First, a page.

Today it seems as if this rift has been around forever, but that hasn’t always been the case. The church has always been a supporter of knowledge and had in the past been unafraid of education. They were among the first to support the university system. They often funded and founded colleges and universities around the world. Some of the most famous schools in our country where many noted scientists, doctors, mathematicians, and scholars have come from were established by the church. In fact, some of the greatest scientists in the world have been Christian – Copernicus, Galileo, Pascal, Newton, Faraday, Pasteur, and Kelvin just to name a few. Today, Francis Collins, “a renowned geneticist and former director of the Human Genome Project,” even developed an organization he calls the BioLogos Foundation to bridge the gap between science and religion and to help people realize that neither one is a threat to the other. So where is this debate largely coming from? From Christians more than anyone else.
For Christians, this isn’t just a matter of historical accuracy, but a test of faith.
For Christians, this isn’t just a matter of historical accuracy, but a test of faith. The debate about the authenticity of the creationist point of view has more at stake than bragging rights about who’s right. It’s about trusting in the Word of God. And as science continues to uncover more about the origins of the world, there are Christians who fear hearing these new ideas. They are afraid that the evidence being presented will contradict the beliefs they’ve held their entire lives, and they forcefully push back against it. But as we will see, perhaps the premise we have started out with is faulty at its root. If you’ll open your Bibles to the book of Genesis, we’ll be reading this morning from Genesis 1:6-13. Genesis 1:6-13. Earlier, we read from another account of creation – the passage from Genesis 2:4-9. In that passage we read a more personal story about God’s active hand in creation and how he formed the world. Then he flooded the earth with water to create the land and the sea and after that created us. And in that passage it wasn’t until he created man that he finished the rest of creation. After he molded man out of the earth, God created trees and flowers and rivers and animals and even involved man in the naming of the animals. And only then did God create woman. But within the Bible itself there rests a contradiction to this narrative. In the chapter right before this one, the Bible has a distinctly different account of creation.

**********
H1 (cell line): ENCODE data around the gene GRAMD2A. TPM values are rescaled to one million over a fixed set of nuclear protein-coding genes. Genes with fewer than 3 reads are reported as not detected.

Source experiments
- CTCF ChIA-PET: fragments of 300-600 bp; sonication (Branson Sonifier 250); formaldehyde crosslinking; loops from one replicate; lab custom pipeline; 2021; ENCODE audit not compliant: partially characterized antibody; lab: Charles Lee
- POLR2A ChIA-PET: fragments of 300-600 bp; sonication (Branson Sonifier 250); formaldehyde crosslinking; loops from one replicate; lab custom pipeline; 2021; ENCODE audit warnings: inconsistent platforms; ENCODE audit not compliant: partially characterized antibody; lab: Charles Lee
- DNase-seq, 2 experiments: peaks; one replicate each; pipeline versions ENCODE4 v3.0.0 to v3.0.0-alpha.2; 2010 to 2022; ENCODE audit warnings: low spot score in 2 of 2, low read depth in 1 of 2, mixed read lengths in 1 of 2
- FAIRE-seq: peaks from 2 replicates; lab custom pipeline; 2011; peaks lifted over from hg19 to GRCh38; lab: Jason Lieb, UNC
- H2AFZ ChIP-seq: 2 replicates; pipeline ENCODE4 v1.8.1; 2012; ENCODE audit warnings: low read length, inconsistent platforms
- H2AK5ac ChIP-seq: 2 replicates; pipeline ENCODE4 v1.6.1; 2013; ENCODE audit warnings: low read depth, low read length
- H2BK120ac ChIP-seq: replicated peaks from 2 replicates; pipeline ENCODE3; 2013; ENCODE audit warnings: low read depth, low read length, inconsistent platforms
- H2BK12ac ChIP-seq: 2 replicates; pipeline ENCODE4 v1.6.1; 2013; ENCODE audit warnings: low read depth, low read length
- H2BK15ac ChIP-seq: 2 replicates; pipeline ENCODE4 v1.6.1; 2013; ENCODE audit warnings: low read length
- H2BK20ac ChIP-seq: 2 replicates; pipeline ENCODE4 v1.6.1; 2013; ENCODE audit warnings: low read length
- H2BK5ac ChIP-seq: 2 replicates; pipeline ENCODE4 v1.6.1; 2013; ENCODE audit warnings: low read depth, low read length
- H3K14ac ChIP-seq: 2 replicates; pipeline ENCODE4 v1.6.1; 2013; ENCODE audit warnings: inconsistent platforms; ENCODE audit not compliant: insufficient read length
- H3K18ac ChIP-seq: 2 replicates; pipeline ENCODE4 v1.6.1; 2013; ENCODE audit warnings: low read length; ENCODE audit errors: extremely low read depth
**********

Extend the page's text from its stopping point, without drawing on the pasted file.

6 And God said, “Let there be a vault between the waters to separate water from water.” 7 So God made the vault and separated the water under the vault from the water above it. And it was so. 8 God called the vault “sky.” And there was evening, and there was morning—the second day.
9 And God said, “Let the water under the sky be gathered to one place, and let dry ground appear.” And it was so. 10 God called the dry ground “land,” and the gathered waters he called “seas.” And God saw that it was good.
11 Then God said, “Let the land produce vegetation: seed-bearing plants and trees on the land that bear fruit with seed in it, according to their various kinds.” And it was so. 12 The land produced vegetation: plants bearing seed according to their kinds and trees bearing fruit with seed in it according to their kinds. And God saw that it was good. 13 And there was evening, and there was morning—the third day.
That was only the third day of creation.